I said something to Ramona in passing once, when she was asking me permission to do something(she does this, I don’t know where she gets it from.) I said “Sure, mighty girl. Go right ahead, the world is your oyster!” It has stuck with her, and now, every so often when she is discovering something brand new or thrillingly reaching her own upper limits, she will shout excitedly, “THE WORLD IS MY OYSTER, EH, MUM?!”

It is, Ramona, it really is.

Attachment parenting, Parenting

Emotional Memory – explaining a child’s and a parent’s raw reactions

9 June, 2014

A few months ago, one of our last days in UK, the four of us rocked up to a park, eager to get some air after being stuck in a bit of gnarly traffic. It was a crazy windy day, perfect for kite flying. As we unfolded our kite our three year old daughter began to scream. She threw herself on the floor, thrashing about, her face purple, her arms and legs crashing onto the muddy grass. “PUT THE KITE AWAY” she screamed. “PUT IT AWAY AWAY AWAY AWAY” through heaving sobs.

We were astonished! We were at the park, one of her favourite places. And I was really excited about flying the kite. I’d been belting out Mary Poppins’ “Let’s go fly a kite! Up to the highest heights! LALALALALALALAAAAA!” all the way through the London traffic, to my whole family’s obvious delight.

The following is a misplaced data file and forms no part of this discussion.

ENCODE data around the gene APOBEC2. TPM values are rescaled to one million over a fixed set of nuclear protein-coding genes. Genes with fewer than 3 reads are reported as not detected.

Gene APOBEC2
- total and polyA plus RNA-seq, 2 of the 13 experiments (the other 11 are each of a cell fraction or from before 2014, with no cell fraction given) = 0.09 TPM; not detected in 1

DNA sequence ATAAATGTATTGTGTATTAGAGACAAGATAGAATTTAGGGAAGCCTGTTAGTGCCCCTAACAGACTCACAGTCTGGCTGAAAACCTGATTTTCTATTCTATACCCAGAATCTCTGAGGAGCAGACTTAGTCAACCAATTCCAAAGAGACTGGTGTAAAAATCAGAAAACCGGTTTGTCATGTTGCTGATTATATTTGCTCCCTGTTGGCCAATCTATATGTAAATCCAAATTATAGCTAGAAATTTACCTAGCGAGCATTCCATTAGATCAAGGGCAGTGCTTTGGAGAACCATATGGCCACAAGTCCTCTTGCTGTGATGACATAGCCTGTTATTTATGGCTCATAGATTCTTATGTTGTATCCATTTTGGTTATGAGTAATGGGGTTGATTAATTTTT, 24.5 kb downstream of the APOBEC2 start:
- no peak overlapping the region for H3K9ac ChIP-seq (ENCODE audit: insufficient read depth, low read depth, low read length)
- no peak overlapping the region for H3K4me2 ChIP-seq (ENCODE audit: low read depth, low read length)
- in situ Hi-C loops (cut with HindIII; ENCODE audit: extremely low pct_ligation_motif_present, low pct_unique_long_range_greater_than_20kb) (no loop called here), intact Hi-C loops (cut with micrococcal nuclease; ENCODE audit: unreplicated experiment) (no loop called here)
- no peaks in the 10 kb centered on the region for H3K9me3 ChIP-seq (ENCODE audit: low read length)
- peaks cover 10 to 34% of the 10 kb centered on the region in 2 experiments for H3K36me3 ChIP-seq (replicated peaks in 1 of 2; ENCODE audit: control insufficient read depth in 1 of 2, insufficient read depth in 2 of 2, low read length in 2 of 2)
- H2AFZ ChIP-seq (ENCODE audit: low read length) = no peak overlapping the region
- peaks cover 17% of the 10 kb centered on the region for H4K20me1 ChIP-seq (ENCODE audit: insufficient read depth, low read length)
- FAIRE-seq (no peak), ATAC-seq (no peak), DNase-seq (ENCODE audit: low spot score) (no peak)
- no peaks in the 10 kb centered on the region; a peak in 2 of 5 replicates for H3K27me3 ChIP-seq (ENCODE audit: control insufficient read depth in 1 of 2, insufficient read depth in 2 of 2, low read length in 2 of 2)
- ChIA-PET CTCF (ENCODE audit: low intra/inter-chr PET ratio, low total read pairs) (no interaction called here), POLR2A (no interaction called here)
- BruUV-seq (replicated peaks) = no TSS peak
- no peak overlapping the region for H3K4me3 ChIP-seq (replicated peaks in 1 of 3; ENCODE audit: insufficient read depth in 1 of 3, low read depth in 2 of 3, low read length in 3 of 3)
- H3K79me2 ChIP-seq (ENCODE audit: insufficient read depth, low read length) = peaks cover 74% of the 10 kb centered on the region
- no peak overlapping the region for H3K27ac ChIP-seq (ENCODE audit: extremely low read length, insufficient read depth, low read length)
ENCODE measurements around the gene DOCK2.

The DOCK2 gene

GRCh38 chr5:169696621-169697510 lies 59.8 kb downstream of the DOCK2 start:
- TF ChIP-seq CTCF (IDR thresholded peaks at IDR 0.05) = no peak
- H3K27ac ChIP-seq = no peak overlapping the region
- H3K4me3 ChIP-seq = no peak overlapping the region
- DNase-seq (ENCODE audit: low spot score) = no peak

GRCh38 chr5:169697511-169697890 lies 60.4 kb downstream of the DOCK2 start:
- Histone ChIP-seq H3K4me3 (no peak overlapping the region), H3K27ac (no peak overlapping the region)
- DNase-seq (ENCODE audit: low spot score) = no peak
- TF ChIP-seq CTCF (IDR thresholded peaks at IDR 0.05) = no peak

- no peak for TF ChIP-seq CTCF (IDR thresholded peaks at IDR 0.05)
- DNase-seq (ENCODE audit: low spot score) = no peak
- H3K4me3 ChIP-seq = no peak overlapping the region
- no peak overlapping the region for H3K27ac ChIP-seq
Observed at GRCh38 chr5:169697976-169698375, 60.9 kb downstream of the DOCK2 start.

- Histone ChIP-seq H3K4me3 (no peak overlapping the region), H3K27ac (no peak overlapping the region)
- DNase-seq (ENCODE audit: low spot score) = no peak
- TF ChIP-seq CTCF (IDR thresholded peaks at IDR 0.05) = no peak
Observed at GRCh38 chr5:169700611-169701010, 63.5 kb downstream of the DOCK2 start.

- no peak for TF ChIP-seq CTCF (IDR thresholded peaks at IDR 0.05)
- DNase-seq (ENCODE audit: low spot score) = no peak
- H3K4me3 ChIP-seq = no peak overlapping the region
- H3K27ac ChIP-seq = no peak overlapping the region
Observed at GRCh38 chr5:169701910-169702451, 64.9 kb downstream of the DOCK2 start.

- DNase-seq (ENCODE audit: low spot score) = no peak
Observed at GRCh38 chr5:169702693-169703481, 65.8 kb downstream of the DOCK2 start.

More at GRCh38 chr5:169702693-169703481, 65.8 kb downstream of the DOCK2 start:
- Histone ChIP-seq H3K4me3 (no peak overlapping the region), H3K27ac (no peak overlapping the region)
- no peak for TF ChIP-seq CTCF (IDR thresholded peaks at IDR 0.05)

We validated her rage and distress and then we, a bit reluctantly, folded the kite back up and put it away.

She calmed down, crying quietly. Once the kite was back in the van she cheered up and we got back to the important task of chasing each other around trees.

As I ran through the wild winds contemplating Ramona’s meltdown I was struck by the fact that the very last time the kite had been played with Tim had broken his ankle. It had gotten caught in a tree and as Tim leapt from the branch after untangling it, he fractured his bone. One of the kids in the garden had come to get me and as I ran out I just saw Tim flat on his back with pain – a rare, rare sight. Ramona was just standing there, flummoxed by her indestructible dad on the ground.

For Ramona, the kite holds a memory of her dad being hurt, disappearing into A and E for several hours and then hobbling about in a cast for a few weeks. Of course she didn’t want the kite out! Of course her way to communicate the trauma she felt was through an epic meltdown!

It is not often that our children’s big emotions can be so directly traced to a past memory, but over the last week I have become convinced that this possibly explains quite a few of the most random tantrums. Emotional Memory - explaining a parent's and a child's raw emotions
(Photos from before the kitegate!)

Emotional Memory in Children

Robin Grille is an author and psychologist with over 25 years experience and he spoke convincingly last week of the power of emotional memory. Our bodies and minds can hold on to trauma from many years ago and, without us even being able to recall the incident, we can have a huge reaction when something stirs that body memory within us. Cognitive neuroscientists have discovered that we have body memories even from birth, and it is possible that some of the intense emotions children experience could be linked to their entry into the world.